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TOPIC: Arthur Bishop, 2nd Coldstream Guards - accidentally killed, 29.10.1902

Arthur Bishop, 2nd Coldstream Guards - accidentally killed, 29.10.1902 2 months 2 weeks ago #64626

  • BereniceUK
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WORCESTER MAN CRUSHED TO DEATH.

ANOTHER SERIOUSLY INJURED.
To most people the announcement in yesterday morning's London papers that, of two men at work on a building in the Metropolis, on Wednesday, one was killed and the other injured, might have no particular significance. But to a family named Bishop living in St.Paul's street, Worcester, the paragraph brought the news of a terrible bereavement. William Bishop, the father and husband, lies dangerously hurt in a London hospital, while his brother Arthur is dead. Arthur, a young man of 23, had not long returned from the war, and both brothers were employed until quite recently by Mr. Griffiths, rope-maker, St. Swithin street.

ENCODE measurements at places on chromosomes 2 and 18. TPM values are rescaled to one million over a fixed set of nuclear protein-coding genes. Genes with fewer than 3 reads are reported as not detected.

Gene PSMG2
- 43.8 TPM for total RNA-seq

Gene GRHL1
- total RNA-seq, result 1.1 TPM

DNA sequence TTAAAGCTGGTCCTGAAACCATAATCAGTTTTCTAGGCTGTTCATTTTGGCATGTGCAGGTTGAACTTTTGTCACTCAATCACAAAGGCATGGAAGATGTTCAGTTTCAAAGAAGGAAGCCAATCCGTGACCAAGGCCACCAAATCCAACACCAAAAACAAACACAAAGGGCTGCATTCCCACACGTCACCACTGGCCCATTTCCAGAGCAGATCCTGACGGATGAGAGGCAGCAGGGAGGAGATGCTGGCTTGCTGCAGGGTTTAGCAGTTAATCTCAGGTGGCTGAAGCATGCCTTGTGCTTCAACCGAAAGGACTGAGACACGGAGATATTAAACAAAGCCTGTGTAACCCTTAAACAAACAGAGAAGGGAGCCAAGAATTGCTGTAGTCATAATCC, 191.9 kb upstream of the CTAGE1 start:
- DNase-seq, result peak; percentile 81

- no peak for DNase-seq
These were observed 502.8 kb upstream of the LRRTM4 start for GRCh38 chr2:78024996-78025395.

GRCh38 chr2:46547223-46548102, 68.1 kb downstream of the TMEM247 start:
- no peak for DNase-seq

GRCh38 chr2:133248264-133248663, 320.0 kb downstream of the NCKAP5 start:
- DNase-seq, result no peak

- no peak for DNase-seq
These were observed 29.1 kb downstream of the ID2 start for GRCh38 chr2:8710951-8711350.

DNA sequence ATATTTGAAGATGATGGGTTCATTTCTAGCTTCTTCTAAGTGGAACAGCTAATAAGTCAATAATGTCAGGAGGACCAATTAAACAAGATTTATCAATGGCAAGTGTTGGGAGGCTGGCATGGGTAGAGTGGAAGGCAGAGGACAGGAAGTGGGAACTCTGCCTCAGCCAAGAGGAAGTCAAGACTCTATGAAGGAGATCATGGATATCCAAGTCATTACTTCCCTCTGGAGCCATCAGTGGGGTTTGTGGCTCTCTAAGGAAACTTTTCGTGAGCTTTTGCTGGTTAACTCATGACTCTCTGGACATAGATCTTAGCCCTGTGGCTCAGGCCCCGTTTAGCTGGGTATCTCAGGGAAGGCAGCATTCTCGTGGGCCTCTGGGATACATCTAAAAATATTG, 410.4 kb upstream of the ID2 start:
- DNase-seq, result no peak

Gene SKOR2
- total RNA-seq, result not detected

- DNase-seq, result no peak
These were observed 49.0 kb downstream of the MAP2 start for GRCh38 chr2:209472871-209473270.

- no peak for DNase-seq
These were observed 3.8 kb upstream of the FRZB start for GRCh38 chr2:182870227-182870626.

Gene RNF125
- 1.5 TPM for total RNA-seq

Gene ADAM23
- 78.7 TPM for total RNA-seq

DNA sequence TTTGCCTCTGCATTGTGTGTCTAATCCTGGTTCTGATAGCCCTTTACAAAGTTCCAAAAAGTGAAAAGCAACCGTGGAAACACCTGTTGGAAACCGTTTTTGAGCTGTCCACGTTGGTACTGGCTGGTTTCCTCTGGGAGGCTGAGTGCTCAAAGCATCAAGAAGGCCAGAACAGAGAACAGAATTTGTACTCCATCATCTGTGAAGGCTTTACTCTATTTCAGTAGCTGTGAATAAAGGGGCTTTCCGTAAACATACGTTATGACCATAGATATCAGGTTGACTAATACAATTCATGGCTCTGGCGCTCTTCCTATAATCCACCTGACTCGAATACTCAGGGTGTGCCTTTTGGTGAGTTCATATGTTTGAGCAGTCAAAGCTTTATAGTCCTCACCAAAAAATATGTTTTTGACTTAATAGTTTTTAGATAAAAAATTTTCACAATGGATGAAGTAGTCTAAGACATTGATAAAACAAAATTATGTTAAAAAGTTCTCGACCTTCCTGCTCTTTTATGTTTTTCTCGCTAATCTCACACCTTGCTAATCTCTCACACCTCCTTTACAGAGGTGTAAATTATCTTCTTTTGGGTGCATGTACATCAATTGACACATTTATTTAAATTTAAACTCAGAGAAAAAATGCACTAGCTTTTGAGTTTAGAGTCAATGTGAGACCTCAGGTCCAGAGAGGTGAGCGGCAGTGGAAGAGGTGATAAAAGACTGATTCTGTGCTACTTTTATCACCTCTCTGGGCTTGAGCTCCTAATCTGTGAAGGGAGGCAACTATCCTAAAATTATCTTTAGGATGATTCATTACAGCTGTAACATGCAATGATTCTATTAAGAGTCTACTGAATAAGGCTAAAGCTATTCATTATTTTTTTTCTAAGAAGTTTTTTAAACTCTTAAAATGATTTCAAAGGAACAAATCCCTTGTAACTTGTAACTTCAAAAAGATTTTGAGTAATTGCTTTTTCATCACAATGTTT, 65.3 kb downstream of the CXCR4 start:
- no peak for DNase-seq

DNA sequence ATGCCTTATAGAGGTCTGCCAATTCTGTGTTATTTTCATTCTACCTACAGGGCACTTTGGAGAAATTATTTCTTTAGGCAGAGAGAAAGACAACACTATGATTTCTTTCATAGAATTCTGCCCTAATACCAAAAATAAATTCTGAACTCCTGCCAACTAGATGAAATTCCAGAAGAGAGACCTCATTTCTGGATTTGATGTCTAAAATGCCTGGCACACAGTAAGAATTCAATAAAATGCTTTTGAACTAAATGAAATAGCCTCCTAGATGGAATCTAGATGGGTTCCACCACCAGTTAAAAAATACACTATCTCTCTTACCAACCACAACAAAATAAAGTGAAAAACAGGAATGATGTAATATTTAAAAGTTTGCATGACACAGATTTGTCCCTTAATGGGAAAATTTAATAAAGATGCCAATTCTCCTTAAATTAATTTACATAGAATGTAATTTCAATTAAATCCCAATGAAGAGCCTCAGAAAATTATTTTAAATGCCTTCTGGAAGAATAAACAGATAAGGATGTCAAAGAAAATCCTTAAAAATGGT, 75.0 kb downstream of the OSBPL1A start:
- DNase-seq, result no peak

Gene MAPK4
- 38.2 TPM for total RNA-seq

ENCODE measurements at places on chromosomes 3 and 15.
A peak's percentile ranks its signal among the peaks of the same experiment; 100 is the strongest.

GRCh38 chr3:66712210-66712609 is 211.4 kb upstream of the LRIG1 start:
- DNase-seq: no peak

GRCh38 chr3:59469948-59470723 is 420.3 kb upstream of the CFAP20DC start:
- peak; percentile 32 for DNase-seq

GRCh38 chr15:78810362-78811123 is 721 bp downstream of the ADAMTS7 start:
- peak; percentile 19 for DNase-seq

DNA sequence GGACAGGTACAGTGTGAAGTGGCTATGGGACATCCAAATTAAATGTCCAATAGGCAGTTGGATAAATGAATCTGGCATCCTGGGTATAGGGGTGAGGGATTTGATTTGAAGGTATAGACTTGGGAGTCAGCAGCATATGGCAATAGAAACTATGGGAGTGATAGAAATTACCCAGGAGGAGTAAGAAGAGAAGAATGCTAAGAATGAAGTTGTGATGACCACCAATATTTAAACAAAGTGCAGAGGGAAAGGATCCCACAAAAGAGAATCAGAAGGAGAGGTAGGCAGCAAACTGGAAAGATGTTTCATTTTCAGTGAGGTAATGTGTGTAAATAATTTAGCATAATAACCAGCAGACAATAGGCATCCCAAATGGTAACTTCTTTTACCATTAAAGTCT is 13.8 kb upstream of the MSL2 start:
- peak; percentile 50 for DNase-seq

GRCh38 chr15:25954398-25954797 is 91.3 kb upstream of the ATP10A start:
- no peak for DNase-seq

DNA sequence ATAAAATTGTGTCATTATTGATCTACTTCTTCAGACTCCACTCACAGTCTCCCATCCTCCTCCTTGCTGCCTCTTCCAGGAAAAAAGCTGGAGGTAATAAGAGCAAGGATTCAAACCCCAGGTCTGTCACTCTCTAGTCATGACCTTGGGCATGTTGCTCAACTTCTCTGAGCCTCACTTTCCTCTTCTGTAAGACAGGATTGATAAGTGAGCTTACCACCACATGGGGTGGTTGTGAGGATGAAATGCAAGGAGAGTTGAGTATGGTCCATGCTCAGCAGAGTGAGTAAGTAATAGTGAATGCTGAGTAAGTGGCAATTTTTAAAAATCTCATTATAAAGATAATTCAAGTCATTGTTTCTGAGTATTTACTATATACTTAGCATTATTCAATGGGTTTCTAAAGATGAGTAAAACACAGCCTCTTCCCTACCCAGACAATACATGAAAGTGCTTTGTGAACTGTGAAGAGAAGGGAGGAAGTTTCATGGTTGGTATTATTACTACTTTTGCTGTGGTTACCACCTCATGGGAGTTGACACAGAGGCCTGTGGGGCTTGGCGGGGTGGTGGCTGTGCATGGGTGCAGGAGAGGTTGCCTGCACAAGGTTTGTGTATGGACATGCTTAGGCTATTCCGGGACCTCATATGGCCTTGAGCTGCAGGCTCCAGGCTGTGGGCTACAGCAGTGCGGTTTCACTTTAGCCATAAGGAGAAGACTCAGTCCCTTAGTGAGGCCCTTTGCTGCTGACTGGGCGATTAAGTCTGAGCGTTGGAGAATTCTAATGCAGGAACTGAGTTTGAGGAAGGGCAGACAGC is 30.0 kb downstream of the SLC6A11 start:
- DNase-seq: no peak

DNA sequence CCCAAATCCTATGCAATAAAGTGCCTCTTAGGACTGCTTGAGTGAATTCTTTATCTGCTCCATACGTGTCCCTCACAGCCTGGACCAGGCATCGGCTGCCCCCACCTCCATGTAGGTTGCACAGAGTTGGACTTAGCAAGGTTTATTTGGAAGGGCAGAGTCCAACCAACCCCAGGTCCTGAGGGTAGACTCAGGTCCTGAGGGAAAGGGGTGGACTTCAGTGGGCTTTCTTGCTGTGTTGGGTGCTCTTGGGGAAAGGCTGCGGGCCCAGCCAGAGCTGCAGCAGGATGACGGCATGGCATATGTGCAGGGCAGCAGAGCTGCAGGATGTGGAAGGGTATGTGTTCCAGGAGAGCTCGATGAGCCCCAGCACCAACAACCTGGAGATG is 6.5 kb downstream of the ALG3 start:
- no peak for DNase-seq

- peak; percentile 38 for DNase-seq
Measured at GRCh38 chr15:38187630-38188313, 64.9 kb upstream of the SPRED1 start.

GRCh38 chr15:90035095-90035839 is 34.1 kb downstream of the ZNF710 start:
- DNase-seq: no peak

The elder brother, however, succeeded in getting employment with Sir Hiram Maxim's firm some four or five weeks back, and a week ago Arthur joined him. It was while (with other men) at work for the celebrated inventor's company at the Great Central Electric Light Station, Grove-road, Marylebone, that they met with the accident. They were carrying some heavy machinery over planking from the boiler-house to the pump-room when the plank broke, with the result already indicated. The survivor's relatives, who keep a fish shop in St. Paul's street, received a telegram on Wednesday night to the effect that he was a little better.

Worcestershire Chronicle, Saturday 1st November 1902
__________________

THROUGH THE WAR UNWOUNDED.

CAME HOME TO MEET DEATH.